"Lorel, Lorel, Lorel, Lorel," said Maggie, when I'd got her safely back (not while your sister's there!). Well, there's a whisper of fear in every wo
man's mind when her man has fathered an abnormal child. Startling eruptions in familiar daily chat -.

"O my God! You looked just like Lorel when you said that!"

It's true , sometimes you look and feel and talk like your own kin; I often feel like
my brother. "Hello, Jack, got my money yet?" I grunt at the mirror. Anyway, blow Lorel, I got rid of the rocking chair that Marconi's bought me as a leaving present. Any baby I gave Maggie would look like an advert for porridge oats. "Hae y' any idea why ah keep want'n to write poetry?" he would demand suspiciously.

Enough of the fantasy. To get things absolutely clear I'm just as impatient as Maggie Boyd with friends and relatives who devote their one and only life and freedom disproportionately to the afflicted, particularly if it's on
my behalf.


"But I'm all she's got in the outside world," Elsa tells
me. Some families are no good at having mentally handicapped loved ones and that goes for us. Aunty Elsa has been a magnificent loser on Lorel's behalf, cycling 14 miles twice a week, even through the snow. Friends of Fulbourn, Cherry Knowle, Cell Barnes, Colney Hatch, Shenley, you name it, can lose their own friends that way.

Compassion becomes suspect when normality and happiness are comparative (how do you make a happy lunatic happy?). Compassion of the most genuine sort can be polluted by conceit (who's nor
mal?) or the need to shine in a dim light.

"I'm trying to teach them drama therapy but they keep telling me to piss off," said Therese.

If they finally take
me away and anyone comes to visit me on Sunday afternoons let it be to bring me whisky or to have sexual intercourse. Let's not have any strolling round the grounds exchanging vacant smiles with blissfully vacant people. "Haven't you brought Beauty? I wanted to see Beauty!" Lorel would say, after I'd driven sixty miles and forgotten the dog. Piss off, daddy.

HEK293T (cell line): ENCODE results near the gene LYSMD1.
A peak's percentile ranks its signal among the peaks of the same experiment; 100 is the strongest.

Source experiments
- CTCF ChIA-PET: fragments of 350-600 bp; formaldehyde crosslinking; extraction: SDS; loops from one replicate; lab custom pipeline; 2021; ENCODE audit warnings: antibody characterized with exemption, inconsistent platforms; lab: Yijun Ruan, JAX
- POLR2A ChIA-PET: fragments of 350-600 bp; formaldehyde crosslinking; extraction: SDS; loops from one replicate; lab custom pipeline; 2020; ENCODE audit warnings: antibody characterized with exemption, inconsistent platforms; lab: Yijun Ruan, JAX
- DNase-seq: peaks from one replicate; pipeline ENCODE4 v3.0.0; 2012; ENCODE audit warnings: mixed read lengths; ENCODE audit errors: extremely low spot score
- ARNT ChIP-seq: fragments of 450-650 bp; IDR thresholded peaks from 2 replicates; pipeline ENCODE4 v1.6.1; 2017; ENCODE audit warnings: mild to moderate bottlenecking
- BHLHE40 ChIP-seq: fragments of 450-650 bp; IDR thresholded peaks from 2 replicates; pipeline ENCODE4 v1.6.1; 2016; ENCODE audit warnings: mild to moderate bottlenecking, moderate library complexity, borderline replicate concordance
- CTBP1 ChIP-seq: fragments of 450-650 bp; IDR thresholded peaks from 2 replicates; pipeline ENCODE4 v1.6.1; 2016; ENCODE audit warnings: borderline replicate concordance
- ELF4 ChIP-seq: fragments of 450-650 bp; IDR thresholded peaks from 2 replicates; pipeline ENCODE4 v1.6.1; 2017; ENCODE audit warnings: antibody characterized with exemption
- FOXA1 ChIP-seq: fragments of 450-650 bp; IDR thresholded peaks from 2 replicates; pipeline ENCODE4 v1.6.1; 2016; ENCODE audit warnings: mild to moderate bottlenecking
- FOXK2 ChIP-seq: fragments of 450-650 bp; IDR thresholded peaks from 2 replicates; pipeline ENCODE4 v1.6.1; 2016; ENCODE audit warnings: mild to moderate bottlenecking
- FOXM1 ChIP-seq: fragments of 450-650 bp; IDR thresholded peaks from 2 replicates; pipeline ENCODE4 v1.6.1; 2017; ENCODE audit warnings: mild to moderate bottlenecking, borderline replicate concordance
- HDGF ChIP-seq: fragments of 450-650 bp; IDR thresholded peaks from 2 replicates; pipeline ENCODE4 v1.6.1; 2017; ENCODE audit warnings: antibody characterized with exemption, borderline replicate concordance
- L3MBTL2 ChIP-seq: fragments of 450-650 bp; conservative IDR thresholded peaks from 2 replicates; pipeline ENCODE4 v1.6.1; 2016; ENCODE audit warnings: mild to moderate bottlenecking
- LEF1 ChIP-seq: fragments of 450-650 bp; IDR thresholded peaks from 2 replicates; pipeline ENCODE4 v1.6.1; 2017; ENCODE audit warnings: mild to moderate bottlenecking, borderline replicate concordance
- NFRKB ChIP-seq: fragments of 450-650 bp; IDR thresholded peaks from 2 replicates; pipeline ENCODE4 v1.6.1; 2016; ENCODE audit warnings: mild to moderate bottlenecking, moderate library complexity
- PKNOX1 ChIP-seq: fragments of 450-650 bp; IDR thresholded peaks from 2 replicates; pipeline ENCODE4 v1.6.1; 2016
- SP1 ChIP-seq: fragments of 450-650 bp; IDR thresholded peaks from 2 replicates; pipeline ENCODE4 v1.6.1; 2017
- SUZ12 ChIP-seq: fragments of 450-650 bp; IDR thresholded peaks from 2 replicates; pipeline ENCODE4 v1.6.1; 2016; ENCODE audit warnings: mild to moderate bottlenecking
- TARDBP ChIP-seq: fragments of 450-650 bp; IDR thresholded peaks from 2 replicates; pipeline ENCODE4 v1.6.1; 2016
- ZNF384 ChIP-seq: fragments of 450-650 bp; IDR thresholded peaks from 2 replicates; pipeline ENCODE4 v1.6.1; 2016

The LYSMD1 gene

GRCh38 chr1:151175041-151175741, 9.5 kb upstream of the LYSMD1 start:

Lousy, selfish parent that I a
m, expecting affection from everybody and doing nothing without reward, part of tonight's tetchiness comes from Therese's trick of turning off-the-top kitchen chat into a marathon treatise on social behaviour. I happen to have some of Ellie's leek pie for bubble-and-squeak this morning, some for topping a fish pie tonight.

"That's really excellent planning," says Therese, catching you halfway to the door. Anyone who sees bubble-and-squeak as planning should be in politics. She said: "I really believe in that, Throw nothing away. Store everything in little pots. You can always adapt things later on if you put your
mind to it..."

She's an extremely pretty girl with lots of wiry red hair, a boy's figure and a co
mpulsion to make intelligent speeches which she's inclined to lose track of halfway through. She's been in the flat about three years now and I'm beginning to find out why the nightingales kept quiet that night I ran her out to Ayot St Lawrence while Maggie slept. She would have cross-examined them about their harmony structures.

Anything you borrow fro
m Therese is decayed already. Even things like tea and sugar have a pungency that reminds you of museums. She goes running shoeless on the heath and comes back with elderly tramps. Wild Africans she meets on Tube trains telephone at four in the morning.